Lib Dems warn of ‘destruction’ of foreign languages
The Liberal Democrats have accused the government of destroying modern languages after figures show fewer than half of pupils take a modern language at GCSE.
Figures obtained by the Lib Dems show the proportion of pupils taking French, German or Spanish at GCSE has fallen below 50 per cent for the first time in recent history.
Take-up of European languages among GCSE students this year stands at 48.3 per cent, down from 53 per cent in 2006 and 83.3 per cent in 2000.
Despite the rising availability of languages such as Mandarin, pupils are not rejecting traditional French and German GCSEs in favour of more “exotic” languages.
Instead pupils appear to be turning their backs on languages, with take up of “other modern languages” at a 14-year low.
In 2004 the government ruled pupils did not have to study a foreign language after 14, with critics warning the uptake of foreign languages at GCSE and A-level was destined to fall considerably.
Fewer than 30 per cent of pupils now take GCSE French, down from 54 per cent in 2000. German has seen a similar decline, with just over one in ten pupils studying the language compared to one in five a decade ago.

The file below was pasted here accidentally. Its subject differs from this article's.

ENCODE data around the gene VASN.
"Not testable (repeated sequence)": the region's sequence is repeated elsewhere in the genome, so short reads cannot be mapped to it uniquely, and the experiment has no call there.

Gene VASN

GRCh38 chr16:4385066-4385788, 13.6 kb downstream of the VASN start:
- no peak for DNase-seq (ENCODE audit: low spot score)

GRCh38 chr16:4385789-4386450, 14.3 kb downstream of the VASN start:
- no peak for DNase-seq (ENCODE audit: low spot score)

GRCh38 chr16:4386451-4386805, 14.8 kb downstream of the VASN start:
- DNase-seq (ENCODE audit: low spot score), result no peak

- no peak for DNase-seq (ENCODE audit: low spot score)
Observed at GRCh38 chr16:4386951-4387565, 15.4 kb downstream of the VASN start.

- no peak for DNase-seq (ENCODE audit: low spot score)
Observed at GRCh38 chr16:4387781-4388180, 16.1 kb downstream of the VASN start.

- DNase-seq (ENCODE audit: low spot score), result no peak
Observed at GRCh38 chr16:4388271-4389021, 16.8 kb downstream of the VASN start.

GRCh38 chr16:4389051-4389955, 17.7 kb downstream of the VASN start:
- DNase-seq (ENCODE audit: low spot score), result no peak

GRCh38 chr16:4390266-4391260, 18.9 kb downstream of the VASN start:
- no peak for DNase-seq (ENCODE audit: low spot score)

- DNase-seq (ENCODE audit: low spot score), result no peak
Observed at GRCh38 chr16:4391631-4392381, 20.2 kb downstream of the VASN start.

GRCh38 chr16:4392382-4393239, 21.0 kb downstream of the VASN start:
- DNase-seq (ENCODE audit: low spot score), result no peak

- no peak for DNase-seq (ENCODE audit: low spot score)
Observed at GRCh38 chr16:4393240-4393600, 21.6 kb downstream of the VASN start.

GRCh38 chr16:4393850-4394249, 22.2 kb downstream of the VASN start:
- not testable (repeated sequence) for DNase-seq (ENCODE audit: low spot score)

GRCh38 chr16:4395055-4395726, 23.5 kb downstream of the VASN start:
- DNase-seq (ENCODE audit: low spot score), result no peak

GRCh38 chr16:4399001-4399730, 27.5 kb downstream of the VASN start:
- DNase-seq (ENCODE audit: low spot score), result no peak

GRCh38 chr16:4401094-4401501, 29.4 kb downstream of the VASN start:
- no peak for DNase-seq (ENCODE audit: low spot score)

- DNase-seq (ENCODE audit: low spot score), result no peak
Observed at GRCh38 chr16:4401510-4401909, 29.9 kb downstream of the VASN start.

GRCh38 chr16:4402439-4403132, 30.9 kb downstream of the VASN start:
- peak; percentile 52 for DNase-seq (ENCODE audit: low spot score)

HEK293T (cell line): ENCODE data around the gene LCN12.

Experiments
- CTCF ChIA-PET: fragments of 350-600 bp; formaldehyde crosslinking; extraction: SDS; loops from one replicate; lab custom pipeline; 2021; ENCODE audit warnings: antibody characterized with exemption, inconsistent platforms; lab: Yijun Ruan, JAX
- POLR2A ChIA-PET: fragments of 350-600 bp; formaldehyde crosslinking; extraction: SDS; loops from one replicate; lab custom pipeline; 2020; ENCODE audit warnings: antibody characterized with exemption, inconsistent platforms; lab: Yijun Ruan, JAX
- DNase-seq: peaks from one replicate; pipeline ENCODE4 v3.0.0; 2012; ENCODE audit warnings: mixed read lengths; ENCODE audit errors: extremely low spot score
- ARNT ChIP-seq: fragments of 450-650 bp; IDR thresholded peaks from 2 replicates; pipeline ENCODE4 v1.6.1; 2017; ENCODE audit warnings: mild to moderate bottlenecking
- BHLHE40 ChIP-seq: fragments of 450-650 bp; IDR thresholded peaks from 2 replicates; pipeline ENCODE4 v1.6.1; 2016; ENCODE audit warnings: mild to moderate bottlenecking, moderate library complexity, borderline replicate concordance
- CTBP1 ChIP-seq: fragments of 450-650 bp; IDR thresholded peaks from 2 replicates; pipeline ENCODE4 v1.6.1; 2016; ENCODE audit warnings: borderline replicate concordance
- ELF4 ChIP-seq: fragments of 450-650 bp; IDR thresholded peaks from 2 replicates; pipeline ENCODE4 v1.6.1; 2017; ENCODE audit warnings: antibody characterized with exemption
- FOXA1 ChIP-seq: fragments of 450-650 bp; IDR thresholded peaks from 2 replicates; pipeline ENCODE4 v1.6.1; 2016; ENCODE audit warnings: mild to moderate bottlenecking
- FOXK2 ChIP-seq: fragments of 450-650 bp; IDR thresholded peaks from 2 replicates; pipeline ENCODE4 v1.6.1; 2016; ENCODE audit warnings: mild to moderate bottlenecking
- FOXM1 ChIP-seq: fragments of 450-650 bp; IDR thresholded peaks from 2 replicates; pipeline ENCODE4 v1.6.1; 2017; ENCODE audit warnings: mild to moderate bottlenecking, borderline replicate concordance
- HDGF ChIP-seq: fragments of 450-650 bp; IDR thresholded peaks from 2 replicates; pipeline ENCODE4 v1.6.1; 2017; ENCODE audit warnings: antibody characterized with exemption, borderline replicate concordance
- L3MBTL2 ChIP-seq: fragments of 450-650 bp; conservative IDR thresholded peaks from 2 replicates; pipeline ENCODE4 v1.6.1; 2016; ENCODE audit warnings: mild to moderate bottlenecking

Lib Dem schools spokesman David Laws said the figures were “truly shocking”.
Mr Laws said: “We have an unfortunate reputation abroad for not learning other languages, but things are only going to get worse.
“Ministers have presided over the destruction of modern language teaching in just five years, with flawed government policies placing a large part.”
Mr Laws said the government had been wrong to stop compulsory language teaching at 14 until it improved provision at primary level.
He also blamed the target-driven exam system for the decline in uptake.
Mr Laws explained: “Schools and pupils are always under pressure to take the subjects which deliver good grades rather than a good education. This motivation can scare young people away from the benefits of learning a second language.”
The government admitted it had concerns over the decline in language teaching but insisted measures were in place to reverse a long-term decline.
Schools minister Jim Knight said: “Whilst we are encouraged by the increase in numbers of pupils taking Spanish and other foreign languages, we have been concerned for sometime about the decline in language learning in secondary schools.
“That is why we commissioned Lord Dearing to look at this. He published his report earlier this year and we are in the process of implementing his recommendations which we are confident will reverse this trend.”
The Liberal Democrats are calling for a review of consistency in exam grading, as well as a rapid expansion of language teaching in primary schools and measures to boost recruitment of high calibre language teachers.